We built a new house and in early September, we moved in.
The whole time it was being built I was so excited, especially at every new step we hit – framing, siding, paint, interiors, etc. To see it come together, transforming from a piece of vacant land to a fully-functional house was incredible.
As moving day quickly approached, I found myself less excited than I anticipated. I had heaviness in my stomach and on my heart. I think it had carried forward from putting our first house on the market.
Sure, I looked forward to the amenities we would be gaining: outside – a larger yard which meant our dogs finally having their own space in the form of a dog run (also known as, I’d have nice grass), and we’d be able to design a fantastic play area for Ella. Inside – the pleasantly overwhelming cabinet and storage space. Ella having a playroom, a place where her toys would at least have a home rather than being strategically positioned to look like decoration around the living room or jammed in her bedroom. And a fantastic closet; one in which most of my clothes would fit (Stephen’s, too) instead of being separated into three closets based on season.
I’m a pretty sentimental person; sometimes to the point of being ridiculous about it. I can attach sentimentality to almost anything. When we bought our SUV, I got rid of my beloved Dodge Stratus. It was a two-door, manual, grey sporty little thing (at least to me) and I absolutely loved driving it. But it was not conducive to family life so we needed to upgrade. I loved that car so much because it was fun to drive and because in my mind, it had gotten me to Denver and back over hundreds of miles of my work commute. I had never been in an accident and in my mind, I had that car to thank (and my little UNC bear keychain that always stays with me).
Anyway, even though I was really excited for all that we would be gaining by moving into our new house, it was still very bittersweet to be leaving our first home. I wouldn’t miss our garage Tetris (strategically placing the trash can, cars, lawnmower, and miscellaneous other garage crap), I wouldn’t miss the lack of cabinet space causing Ella’s bottles and dishes to come crashing down on me every time I opened the door, or the fact that I had to divide my clothes into three different closets.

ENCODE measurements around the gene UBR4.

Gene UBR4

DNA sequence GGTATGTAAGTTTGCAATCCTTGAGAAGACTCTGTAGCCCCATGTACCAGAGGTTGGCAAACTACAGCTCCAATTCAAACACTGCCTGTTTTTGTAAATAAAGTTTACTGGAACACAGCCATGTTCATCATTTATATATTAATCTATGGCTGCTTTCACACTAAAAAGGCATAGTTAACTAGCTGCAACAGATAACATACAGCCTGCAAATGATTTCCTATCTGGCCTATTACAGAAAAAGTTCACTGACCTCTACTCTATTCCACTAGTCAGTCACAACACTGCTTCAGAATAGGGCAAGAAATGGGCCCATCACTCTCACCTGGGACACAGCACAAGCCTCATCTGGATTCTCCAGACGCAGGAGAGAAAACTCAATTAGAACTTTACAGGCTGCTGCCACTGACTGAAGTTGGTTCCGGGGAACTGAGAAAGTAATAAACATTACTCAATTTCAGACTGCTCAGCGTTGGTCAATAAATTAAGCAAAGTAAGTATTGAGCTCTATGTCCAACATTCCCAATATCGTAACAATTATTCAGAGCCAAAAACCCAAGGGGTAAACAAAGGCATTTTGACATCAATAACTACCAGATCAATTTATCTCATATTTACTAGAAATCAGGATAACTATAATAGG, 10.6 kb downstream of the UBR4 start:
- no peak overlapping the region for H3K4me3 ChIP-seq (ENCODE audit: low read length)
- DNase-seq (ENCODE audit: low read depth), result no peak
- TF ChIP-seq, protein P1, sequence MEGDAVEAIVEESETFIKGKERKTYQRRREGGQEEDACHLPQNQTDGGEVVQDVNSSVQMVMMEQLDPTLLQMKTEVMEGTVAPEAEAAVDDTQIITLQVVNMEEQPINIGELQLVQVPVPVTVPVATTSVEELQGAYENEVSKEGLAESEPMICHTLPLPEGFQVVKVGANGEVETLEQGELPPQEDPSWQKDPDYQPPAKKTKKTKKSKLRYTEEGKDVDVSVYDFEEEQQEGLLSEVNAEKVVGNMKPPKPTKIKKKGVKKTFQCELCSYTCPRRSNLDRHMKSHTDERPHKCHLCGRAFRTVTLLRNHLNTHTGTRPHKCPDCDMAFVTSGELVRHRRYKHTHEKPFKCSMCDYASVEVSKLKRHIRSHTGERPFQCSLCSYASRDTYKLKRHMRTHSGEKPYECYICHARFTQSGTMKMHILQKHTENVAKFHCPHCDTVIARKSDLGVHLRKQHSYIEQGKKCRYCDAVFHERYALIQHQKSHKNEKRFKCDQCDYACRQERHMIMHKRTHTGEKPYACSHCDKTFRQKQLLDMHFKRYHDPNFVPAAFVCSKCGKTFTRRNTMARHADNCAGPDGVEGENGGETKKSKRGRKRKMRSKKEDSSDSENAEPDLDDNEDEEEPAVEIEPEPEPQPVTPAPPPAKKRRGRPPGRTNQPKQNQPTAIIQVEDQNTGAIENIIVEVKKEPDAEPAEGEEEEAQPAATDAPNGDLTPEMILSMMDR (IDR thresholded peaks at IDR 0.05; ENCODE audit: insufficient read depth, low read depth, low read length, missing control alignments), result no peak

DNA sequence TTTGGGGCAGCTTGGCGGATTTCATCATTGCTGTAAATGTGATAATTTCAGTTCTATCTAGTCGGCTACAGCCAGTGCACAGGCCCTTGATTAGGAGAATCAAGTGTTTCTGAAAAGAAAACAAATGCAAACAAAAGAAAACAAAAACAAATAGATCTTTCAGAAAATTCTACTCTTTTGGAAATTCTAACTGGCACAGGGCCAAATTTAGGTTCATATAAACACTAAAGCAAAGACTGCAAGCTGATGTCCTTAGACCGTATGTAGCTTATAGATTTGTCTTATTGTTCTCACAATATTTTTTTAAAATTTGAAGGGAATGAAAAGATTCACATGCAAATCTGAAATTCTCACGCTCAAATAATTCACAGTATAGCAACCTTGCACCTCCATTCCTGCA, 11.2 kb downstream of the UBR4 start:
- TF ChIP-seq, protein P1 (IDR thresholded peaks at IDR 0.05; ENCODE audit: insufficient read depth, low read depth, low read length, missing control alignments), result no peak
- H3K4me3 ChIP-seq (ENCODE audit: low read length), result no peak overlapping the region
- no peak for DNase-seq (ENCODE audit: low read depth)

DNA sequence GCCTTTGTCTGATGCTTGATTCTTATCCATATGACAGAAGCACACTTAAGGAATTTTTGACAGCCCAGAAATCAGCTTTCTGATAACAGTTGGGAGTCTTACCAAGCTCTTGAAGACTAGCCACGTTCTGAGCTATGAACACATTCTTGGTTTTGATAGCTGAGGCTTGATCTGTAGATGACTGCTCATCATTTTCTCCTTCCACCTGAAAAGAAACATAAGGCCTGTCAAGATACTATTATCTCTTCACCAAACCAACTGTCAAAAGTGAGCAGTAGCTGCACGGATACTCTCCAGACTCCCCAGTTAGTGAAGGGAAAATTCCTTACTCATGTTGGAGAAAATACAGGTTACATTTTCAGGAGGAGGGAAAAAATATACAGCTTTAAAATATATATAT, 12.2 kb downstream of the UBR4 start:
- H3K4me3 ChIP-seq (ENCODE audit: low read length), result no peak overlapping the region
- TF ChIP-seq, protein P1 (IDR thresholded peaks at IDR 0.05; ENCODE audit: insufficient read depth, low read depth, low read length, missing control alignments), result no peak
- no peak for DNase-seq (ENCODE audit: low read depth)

But…we were leaving our first home.
The house that welcomed us home as newlyweds.
The house we raised two cats and two dogs in.
The house we watched snow storms in.
The house with the basement which Stephen and my father-in-law put their blood, sweat, and tears into finishing.
The house where we welcomed Ella home.
The house where we began our family.
As we walked out the door the last time, I looked around as 7 years worth of memories flashed before my eyes.
We always knew our little house would be a starting point for us, there was never the intention of staying in it long-term, but it was still our home for those 7 years. And now it will be someone else’s home to create a life.
As I look around at the house we’ve built I realize it is not just a house, it is a symbol and a reward for all that Stephen and I have worked for. I am proud of us and this house and what it represents. We can give our family a great house…no, a home…to grow in and to create new memories and start traditions like pancake breakfast Sundays, pizza dinner Fridays, and hold family holidays.
We can really start laying down our roots in this house – starting penciled in growing charts on the wall and Christmas cookie baking. Watching Ella walk down the stairs on her first day of school and for her prom and then as she goes to college.
It’s funny how something so material such as a house or a car can turn into something so sentimental and be tied to so many things.
Especially your heartstrings.